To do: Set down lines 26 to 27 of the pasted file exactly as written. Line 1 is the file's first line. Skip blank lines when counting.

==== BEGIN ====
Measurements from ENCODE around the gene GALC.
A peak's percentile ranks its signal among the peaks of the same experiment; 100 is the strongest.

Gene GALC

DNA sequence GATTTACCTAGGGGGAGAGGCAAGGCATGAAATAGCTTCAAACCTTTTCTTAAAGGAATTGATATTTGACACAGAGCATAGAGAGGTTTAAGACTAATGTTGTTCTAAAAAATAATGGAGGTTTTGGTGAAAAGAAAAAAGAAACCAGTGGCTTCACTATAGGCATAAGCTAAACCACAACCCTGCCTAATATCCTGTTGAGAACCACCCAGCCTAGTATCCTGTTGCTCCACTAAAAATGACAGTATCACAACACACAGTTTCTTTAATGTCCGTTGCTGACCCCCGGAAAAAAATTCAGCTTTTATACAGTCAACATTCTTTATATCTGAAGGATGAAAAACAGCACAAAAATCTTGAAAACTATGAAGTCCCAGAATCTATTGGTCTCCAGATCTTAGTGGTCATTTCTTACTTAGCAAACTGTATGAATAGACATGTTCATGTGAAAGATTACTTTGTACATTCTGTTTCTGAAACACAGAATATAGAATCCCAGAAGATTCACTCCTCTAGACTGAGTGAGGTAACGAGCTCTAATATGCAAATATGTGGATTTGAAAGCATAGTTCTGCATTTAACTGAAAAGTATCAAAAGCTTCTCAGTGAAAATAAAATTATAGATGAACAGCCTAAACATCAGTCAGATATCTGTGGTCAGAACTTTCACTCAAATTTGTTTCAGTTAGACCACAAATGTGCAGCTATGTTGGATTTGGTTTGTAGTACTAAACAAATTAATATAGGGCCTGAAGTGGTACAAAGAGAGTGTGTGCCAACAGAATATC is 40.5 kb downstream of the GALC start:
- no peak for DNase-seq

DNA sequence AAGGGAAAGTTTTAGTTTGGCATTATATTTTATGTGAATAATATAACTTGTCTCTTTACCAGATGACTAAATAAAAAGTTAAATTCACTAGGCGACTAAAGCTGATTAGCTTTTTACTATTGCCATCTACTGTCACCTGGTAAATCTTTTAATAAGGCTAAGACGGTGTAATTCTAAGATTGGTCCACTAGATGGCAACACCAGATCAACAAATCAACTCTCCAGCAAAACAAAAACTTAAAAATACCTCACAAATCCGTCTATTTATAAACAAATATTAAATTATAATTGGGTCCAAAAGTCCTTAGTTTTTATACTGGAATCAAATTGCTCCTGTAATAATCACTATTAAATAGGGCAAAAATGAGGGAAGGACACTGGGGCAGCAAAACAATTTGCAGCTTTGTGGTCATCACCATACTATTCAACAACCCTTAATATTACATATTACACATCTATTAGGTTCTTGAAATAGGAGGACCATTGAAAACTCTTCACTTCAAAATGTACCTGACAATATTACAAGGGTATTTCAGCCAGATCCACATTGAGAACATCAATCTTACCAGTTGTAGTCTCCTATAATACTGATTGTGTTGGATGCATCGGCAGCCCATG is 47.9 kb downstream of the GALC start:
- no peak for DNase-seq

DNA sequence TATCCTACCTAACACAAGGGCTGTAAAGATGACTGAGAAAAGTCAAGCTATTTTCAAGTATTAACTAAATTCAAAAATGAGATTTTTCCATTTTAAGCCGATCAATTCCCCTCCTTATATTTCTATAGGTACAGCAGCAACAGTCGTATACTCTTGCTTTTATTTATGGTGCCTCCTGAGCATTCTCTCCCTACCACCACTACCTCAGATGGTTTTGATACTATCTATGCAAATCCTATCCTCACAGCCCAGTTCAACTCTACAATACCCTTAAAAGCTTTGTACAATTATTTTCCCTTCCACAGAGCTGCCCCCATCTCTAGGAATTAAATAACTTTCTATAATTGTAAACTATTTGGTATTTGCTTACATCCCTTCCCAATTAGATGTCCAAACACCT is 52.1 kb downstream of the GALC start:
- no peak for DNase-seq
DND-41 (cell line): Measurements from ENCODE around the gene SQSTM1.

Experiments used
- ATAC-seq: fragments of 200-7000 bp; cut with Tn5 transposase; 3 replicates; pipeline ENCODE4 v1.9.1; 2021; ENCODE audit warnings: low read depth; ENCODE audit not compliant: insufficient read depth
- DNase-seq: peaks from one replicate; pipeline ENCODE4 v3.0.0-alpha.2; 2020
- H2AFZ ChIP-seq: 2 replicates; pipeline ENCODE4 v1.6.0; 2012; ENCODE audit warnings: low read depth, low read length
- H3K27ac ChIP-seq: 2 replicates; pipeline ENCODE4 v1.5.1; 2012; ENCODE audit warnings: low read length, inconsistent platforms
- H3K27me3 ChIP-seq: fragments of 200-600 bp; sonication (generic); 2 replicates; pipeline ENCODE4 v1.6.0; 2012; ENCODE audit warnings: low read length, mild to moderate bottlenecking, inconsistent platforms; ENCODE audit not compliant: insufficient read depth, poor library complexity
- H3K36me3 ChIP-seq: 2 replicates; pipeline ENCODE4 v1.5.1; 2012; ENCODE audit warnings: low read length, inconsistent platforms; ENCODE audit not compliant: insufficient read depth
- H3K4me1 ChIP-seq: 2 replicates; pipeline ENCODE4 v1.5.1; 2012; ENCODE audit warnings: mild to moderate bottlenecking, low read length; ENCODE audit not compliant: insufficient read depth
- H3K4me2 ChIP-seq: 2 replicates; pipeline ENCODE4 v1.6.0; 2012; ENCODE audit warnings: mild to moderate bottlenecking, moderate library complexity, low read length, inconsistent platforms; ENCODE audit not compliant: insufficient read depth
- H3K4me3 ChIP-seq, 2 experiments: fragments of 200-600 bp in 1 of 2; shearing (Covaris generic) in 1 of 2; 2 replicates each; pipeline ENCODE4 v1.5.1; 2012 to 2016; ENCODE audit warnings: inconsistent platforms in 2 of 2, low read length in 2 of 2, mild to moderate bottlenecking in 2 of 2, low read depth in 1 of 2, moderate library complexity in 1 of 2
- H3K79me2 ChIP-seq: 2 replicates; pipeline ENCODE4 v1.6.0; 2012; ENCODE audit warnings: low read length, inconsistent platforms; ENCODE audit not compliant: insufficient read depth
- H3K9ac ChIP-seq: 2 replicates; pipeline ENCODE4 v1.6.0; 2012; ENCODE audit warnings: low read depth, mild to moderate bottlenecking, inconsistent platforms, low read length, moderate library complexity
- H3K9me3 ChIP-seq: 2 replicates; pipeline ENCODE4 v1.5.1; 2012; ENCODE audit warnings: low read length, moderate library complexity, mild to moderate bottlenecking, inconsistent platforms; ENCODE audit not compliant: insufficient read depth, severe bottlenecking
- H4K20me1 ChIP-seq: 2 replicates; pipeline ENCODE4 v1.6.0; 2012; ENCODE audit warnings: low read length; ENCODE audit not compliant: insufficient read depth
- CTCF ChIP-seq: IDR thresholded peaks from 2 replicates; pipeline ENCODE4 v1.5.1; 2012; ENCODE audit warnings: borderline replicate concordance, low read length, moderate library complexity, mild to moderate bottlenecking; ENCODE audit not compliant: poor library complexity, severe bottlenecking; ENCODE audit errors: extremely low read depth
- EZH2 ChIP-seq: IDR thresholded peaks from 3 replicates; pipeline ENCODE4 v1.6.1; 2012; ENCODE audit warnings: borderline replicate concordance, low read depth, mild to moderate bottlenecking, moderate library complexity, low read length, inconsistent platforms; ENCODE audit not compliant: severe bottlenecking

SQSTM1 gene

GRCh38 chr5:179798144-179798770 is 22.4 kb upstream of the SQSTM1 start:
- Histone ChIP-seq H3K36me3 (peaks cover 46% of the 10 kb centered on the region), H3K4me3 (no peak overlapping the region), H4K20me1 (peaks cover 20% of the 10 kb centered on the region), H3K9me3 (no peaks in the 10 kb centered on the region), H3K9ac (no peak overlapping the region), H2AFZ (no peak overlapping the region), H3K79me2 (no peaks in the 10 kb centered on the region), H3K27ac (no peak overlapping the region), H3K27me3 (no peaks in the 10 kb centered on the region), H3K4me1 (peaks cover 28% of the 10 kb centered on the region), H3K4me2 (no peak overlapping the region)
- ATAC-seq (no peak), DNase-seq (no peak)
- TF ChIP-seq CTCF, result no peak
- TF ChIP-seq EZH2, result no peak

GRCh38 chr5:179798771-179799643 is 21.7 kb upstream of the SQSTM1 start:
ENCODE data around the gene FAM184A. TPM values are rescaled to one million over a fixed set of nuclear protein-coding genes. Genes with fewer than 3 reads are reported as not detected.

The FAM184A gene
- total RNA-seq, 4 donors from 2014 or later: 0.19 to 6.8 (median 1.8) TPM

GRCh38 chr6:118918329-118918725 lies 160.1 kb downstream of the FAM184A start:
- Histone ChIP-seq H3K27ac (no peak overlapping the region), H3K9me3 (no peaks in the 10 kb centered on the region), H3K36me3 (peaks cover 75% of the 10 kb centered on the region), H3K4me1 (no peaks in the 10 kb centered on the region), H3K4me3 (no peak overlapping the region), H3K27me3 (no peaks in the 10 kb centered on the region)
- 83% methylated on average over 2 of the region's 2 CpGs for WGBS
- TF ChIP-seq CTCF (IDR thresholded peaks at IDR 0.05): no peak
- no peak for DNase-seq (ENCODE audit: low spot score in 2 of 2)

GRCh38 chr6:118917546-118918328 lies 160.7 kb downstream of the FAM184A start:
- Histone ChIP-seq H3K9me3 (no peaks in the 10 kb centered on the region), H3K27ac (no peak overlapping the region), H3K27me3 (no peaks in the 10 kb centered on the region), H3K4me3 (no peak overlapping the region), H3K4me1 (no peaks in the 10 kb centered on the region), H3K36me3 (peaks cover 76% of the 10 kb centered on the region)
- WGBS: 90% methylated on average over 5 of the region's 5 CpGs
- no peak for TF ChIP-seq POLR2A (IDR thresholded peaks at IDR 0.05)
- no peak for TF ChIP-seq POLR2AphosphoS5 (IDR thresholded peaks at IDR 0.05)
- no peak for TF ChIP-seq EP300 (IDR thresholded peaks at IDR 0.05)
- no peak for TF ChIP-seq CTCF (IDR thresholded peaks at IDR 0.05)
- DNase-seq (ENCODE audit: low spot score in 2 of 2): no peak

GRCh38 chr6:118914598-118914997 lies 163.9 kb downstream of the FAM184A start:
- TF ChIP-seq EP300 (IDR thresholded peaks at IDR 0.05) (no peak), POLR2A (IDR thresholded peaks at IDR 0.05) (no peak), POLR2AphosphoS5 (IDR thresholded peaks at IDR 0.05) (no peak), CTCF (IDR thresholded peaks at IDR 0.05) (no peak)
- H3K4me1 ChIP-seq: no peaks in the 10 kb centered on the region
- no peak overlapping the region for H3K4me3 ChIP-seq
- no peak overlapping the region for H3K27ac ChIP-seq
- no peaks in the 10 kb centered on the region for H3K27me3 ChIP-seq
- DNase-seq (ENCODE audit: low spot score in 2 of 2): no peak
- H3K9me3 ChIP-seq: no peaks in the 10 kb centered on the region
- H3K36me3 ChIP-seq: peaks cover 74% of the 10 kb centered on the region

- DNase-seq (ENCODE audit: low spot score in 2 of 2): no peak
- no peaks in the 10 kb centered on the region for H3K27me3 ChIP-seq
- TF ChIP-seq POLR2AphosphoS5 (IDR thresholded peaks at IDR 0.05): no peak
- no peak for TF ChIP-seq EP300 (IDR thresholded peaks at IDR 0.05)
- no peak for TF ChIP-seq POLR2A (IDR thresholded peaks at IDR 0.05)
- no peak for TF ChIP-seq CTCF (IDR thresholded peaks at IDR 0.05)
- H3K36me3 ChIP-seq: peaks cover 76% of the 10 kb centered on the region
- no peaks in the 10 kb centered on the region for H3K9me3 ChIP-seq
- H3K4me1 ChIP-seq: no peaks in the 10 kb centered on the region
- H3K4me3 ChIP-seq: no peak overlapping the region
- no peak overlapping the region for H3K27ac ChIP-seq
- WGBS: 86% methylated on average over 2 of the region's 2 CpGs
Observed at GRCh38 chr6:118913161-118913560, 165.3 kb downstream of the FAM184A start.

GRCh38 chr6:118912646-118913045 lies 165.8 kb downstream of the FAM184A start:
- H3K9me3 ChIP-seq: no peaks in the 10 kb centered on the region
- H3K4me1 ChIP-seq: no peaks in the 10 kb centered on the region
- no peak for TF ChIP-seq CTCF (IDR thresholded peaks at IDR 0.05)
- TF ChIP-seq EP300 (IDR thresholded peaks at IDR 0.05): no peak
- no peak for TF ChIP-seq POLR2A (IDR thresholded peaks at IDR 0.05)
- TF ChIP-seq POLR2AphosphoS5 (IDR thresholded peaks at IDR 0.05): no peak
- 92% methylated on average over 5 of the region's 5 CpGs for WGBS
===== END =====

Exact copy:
- EZH2 ChIP-seq: IDR thresholded peaks from 3 replicates; pipeline ENCODE4 v1.6.1; 2012; ENCODE audit warnings: borderline replicate concordance, low read depth, mild to moderate bottlenecking, moderate library complexity, low read length, inconsistent platforms; ENCODE audit not compliant: severe bottlenecking

SQSTM1 gene